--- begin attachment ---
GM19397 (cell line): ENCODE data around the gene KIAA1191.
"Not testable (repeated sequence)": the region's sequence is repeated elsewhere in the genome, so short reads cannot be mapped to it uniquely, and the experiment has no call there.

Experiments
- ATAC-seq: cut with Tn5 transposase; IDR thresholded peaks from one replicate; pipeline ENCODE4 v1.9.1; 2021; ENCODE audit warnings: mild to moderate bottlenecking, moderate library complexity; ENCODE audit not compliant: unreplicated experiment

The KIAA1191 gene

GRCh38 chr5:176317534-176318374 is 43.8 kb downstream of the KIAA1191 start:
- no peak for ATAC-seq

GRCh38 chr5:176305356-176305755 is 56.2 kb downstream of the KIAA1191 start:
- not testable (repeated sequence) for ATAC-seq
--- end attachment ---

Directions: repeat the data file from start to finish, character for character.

GM19397 (cell line): ENCODE data around the gene KIAA1191.
"Not testable (repeated sequence)": the region's sequence is repeated elsewhere in the genome, so short reads cannot be mapped to it uniquely, and the experiment has no call there.

Experiments
- ATAC-seq: cut with Tn5 transposase; IDR thresholded peaks from one replicate; pipeline ENCODE4 v1.9.1; 2021; ENCODE audit warnings: mild to moderate bottlenecking, moderate library complexity; ENCODE audit not compliant: unreplicated experiment

The KIAA1191 gene

GRCh38 chr5:176317534-176318374 is 43.8 kb downstream of the KIAA1191 start:
- no peak for ATAC-seq

GRCh38 chr5:176305356-176305755 is 56.2 kb downstream of the KIAA1191 start:
- not testable (repeated sequence) for ATAC-seq